Information technology has increased exponentially the ability to process data and learn. A key point is to test predictions against new data. When tested, does the algorithm accurately predict future events or result in desired outcomes? Can one put predictions into action? Machine learning experts anticipate future advances enabling algorithms to become smarter as new data becomes available.
Machine learning requires application of the scientific method with subject matter experts. Provide a clear statement of the problem or hypothesis to be explored. Apply appropriate scientific rigor. Don’t overcomplicate it. Engage stakeholders in validation.
Implications for the Water Industry
Take advantage of the COVID-19 natural experiment. Deploy resources to increase measurement of what is happening on the ground. Revisit the design of monitoring systems measuring water flows and environmental conditions. The water industry should enter a data building phase. 21st Century IT can handle big data for machine learning.
The water industry should enter an era of prediction, testing and learning. This would represent evolution. For example, the California State Water Project had a zero allocation in 2014, no water. The Department of Water Resources uses a model to assess the deliverability of SWP water every two years. The report before 2014 stated that the minimum SWP allocation would be 8%. That is, there was a zero probability that the actual zero allocation would occur. All updated reports after 2014 have a minimum possible yield above zero. Is this learning?
Improved comprehensive monitoring of actual conditions on the ground can also improve water resource management. The Edwards Aquifer Authority in Texas adopted a comprehensive groundwater permit program in the 1990s to protect springflows at Comal and San Marcos Springs, habitat for endangered species. The amount of allowed pumping under groundwater permits depends on defined triggers at two key wells and actual flows at Comal and San Marcos Springs. There are five stages of “critical management periods”, where the cutback in allowed pumping starts with 20% reduction in allowed pumping that increases to almost 50% under the most severe conditions.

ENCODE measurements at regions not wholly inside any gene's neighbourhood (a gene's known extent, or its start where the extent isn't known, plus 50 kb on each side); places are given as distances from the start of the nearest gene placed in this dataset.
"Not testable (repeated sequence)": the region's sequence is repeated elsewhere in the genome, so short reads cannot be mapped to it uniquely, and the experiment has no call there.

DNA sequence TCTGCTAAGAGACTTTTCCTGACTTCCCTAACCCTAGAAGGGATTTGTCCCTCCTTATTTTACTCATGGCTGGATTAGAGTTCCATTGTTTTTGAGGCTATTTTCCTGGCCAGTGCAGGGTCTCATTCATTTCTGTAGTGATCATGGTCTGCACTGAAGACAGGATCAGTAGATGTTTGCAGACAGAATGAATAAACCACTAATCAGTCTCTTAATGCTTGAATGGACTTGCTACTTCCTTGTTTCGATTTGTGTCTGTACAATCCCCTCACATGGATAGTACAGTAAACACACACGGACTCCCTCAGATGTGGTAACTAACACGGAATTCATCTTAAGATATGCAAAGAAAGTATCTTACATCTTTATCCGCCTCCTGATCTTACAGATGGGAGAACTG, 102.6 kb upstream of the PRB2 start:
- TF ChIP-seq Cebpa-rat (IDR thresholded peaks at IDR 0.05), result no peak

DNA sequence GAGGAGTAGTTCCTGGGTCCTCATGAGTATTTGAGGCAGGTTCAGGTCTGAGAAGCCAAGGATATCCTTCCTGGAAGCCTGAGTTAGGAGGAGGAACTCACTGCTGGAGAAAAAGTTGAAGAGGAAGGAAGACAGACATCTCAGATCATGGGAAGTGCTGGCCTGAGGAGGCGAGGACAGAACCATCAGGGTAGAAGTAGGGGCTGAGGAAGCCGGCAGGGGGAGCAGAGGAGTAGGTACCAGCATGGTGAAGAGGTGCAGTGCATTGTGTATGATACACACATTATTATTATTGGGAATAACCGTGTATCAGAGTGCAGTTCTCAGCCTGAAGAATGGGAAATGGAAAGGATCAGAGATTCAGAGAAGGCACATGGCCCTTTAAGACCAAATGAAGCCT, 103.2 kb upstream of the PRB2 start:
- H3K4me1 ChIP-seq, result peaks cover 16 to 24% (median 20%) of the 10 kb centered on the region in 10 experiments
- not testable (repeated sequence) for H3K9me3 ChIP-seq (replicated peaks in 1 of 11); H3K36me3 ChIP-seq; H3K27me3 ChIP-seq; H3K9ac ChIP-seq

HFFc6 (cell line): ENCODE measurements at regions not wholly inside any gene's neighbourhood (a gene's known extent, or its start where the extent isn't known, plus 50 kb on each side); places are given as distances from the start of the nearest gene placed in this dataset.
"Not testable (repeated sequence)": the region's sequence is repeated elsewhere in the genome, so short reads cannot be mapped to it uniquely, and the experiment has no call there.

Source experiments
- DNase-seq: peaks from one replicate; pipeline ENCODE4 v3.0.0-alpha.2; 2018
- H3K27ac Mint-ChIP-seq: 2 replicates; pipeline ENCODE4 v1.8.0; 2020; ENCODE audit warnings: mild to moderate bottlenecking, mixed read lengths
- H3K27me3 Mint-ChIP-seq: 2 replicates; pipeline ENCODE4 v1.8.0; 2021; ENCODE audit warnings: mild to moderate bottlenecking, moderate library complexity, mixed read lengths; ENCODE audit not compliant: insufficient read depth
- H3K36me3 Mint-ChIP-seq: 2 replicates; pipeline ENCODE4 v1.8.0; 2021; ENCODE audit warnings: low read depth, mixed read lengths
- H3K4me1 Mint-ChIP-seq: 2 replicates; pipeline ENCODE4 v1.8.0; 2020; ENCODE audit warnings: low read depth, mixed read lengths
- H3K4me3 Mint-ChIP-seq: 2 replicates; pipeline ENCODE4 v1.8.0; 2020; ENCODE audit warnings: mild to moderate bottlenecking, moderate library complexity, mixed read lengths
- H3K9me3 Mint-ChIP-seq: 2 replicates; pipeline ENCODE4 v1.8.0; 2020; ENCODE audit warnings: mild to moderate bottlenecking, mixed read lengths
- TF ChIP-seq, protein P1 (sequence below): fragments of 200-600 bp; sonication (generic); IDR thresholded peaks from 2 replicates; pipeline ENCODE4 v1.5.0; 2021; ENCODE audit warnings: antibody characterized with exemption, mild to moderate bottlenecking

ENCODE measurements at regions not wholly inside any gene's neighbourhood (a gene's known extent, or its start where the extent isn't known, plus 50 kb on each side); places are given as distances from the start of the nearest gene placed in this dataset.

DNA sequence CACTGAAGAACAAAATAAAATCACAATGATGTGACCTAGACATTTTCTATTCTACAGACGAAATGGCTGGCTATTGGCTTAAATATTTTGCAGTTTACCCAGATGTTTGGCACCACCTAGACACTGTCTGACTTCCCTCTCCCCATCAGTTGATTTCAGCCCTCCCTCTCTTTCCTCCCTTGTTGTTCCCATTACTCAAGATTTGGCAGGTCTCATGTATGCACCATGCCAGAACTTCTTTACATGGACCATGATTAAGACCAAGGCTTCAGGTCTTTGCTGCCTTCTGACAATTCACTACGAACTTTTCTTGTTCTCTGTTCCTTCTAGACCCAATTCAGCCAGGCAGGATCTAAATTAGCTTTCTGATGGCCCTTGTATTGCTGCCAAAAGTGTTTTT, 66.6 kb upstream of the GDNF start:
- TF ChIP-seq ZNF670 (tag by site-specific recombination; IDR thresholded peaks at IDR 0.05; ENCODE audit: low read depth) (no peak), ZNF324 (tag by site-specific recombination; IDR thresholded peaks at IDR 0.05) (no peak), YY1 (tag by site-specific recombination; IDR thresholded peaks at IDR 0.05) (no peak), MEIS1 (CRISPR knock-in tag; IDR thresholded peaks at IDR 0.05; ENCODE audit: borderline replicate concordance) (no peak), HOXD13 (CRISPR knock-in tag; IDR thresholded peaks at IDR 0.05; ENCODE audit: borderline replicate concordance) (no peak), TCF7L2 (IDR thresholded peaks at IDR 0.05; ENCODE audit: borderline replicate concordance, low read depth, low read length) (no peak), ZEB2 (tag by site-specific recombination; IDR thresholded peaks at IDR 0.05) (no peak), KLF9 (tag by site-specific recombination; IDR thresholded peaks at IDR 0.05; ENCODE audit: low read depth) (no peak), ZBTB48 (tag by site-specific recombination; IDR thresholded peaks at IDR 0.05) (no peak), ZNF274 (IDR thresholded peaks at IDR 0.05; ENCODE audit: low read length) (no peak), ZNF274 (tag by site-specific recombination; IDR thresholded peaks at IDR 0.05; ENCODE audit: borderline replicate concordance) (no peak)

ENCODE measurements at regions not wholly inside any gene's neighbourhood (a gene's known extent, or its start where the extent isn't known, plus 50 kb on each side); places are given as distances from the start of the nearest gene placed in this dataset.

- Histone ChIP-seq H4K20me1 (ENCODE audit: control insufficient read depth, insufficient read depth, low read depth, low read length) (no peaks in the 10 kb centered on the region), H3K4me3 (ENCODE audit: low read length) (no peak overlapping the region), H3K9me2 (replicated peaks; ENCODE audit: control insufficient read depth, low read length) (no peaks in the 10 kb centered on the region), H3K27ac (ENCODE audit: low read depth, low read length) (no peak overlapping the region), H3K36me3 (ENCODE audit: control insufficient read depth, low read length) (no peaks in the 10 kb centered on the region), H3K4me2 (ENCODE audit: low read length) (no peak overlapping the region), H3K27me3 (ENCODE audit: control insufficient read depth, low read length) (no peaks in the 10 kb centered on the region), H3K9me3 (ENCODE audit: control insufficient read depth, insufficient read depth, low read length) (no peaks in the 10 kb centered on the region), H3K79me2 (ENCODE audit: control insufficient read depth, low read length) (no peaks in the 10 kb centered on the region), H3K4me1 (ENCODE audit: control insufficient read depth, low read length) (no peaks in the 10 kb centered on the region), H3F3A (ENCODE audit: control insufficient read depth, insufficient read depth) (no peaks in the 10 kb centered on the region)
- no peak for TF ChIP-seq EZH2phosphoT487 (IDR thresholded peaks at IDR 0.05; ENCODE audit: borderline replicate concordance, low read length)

Improved comprehensive monitoring of actual conditions can also be a tool for regulatory approvals of permit applications and projects. The mode is for proponents and opponents to offer “dueling” models. What would happen if a project proponent had to “back-up” their predictions with a mitigation plan of how the project changes, or even terminated, if actual conditions materially differed from predictions. The “soundness of expert opinions” will become part of project risk assessment.
Which impacts from the COVID-19’s natural experiment is expected and which unexpected? What can we learn? How do we use our “increased intelligence”? As with the economic consequences of COVID-19 for the water industry, there is a full agenda.